That Dragon, Can­cer

Ouya, PC


Many vir­tual dragons have fallen at our hands. For once, how­ever, we find our­selves in the pres­ence of a beast that can­not be slain. On March 13, 2014, five-year-old Joel Green died, hav­ing lived with ter­mi­nal can­cer for four years. His par­ents Ryan and Amy had al­ready opted to chron­i­cle Joel’s short life in a videogame, and have done so in the form of 14 short vi­gnettes, which mov­ingly fol­low the fam­ily’s re­sponse to the di­ag­no­sis.

At times, their ap­proach is un­ex­pect­edly play­ful. The strik­ing, beau­ti­fully lit low-poly art is pre­sented from nu­mer­ous per­spec­tives; we view the world through Joel’s eyes and those of his par­ents, but of­ten we’re an out­side ob­server. Though this some­times makes for an un­com­fort­ably voyeuris­tic view of a fam­ily’s pain, the very first se­quence casts us as a duck, pad­dling to­wards Joel and gob­bling up chunks of bread thrown by his sib­lings. Joel joins in and promptly lobs the rest of the loaf into the pond. Later, he’s the star of a rudi­men­tary kart racer, pick­ing up colour­ful col­lectibles that are quickly re­vealed to be his var­i­ous can­cer medicines.

The hu­mour is un­der­stand­ably of the dark­est hue, but there are rous­ing mo­ments of light­ness here, as we wit­ness mem­o­ries of the Green fam­ily’s small vic­to­ries, punc­tu­ated by Joel’s own in­fec­tious chuckle. If the sparsely an­i­mated fig­ures can’t quite match the emo­tive force of the words, de­liv­ered by the Greens them­selves, it uses metaphors in­ven­tively to con­vey more ab­stract ideas and feel­ings. One se­quence sees Ryan tread­ing wa­ter, be­fore al­low­ing him­self to slip be­neath the sur­face, where he’s sur­rounded by puls­ing, urchin-like tu­mours: a de­vout Chris­tian strug­gling vainly to square events with his be­liefs. Else­where, a night­mare sees Joel float­ing to­wards the Moon, his flight cut short by rows of ma­lig­nant growths that be­come im­pos­si­ble to avoid.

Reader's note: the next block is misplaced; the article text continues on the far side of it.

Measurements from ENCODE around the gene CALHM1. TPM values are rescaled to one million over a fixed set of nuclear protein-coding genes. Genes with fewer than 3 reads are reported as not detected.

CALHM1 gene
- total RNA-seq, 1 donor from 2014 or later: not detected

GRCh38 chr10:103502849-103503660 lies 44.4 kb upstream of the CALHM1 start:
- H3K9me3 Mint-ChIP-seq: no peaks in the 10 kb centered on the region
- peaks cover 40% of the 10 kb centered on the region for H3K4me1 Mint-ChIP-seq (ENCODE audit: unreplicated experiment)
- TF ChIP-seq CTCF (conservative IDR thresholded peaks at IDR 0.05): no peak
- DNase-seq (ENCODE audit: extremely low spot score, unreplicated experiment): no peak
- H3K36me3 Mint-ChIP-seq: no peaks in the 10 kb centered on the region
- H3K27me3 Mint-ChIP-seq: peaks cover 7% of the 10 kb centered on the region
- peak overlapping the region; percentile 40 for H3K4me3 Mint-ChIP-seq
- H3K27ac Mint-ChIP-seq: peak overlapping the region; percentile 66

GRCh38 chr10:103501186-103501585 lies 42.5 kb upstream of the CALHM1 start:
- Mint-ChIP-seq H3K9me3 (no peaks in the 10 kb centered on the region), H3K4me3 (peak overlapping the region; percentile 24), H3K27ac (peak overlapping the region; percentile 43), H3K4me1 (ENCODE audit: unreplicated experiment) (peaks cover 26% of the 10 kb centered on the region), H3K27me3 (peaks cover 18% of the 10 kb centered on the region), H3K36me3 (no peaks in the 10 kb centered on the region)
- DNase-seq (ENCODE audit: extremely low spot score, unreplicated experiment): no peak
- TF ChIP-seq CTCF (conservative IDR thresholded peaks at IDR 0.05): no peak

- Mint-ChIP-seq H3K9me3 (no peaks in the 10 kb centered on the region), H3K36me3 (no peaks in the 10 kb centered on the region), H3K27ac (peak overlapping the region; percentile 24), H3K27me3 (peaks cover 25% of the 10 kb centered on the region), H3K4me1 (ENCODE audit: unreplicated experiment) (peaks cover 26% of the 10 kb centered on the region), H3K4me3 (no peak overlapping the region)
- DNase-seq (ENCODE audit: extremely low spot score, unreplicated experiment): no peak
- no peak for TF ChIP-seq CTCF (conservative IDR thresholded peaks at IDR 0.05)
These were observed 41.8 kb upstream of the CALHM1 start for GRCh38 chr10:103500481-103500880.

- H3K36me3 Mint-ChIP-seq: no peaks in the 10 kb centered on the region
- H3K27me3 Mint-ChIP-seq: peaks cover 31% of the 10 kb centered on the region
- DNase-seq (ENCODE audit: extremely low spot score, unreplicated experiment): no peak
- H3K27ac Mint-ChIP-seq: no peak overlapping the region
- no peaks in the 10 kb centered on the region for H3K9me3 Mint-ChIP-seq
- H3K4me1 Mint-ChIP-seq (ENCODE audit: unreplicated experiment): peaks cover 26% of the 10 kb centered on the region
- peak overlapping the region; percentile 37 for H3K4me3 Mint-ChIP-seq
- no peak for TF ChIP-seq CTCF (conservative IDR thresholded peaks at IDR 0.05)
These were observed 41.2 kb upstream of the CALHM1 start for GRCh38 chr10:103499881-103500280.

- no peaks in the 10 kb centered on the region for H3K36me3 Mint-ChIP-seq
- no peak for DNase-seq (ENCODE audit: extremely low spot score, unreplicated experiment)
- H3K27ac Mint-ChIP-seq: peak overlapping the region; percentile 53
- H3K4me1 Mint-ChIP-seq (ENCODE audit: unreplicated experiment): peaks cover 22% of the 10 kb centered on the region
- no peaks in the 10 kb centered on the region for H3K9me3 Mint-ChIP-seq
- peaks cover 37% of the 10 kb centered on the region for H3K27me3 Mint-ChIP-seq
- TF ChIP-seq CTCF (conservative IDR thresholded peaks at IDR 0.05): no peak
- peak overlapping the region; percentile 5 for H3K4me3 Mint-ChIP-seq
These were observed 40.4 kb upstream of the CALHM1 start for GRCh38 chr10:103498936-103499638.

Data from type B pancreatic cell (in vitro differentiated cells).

At times, it strug­gles to find a suit­able role for the player, but the most suc­cess­ful episodes find ways to hold us cap­tive. A bravura se­quence sees Amy and Ryan ask their kids to imag­ine Joel bat­tling a dragon while the player does so on an ar­cade cab­i­net. This is jux­ta­posed with a hor­ri­fy­ing scene where an ex­hausted, ex­as­per­ated Ryan wan­ders around a hos­pi­tal room, un­able to pacify his scream­ing son, as he ques­tions the faith upon which his wife is able to lean for sup­port.

But amid the pain there’s hope here, too. That Dragon, Can­cer in­vites us not only to share the Greens’ grief, but also to com­mem­o­rate life, and it will surely of­fer some com­fort to those ex­pe­ri­enc­ing sim­i­lar an­guish. How­ever, even if this heart­felt eu­logy only helps the Greens come to terms with their loss, it will al­ready have ful­filled a vi­tal pur­pose.

Sting­ing truths are found in even the more mun­dane ob­ser­va­tions: a weary Ryan sneers at the sup­posed ‘heal­ing’ colours of the hos­pi­tal decor, be­fore briefly turn­ing his ire upon a clammy and ir­ri­tat­ingly small vinyl chair

De­vel­oper/pub­lisher Nu­mi­nous Games For­mat Ouya, PC (tested) Re­lease Out now

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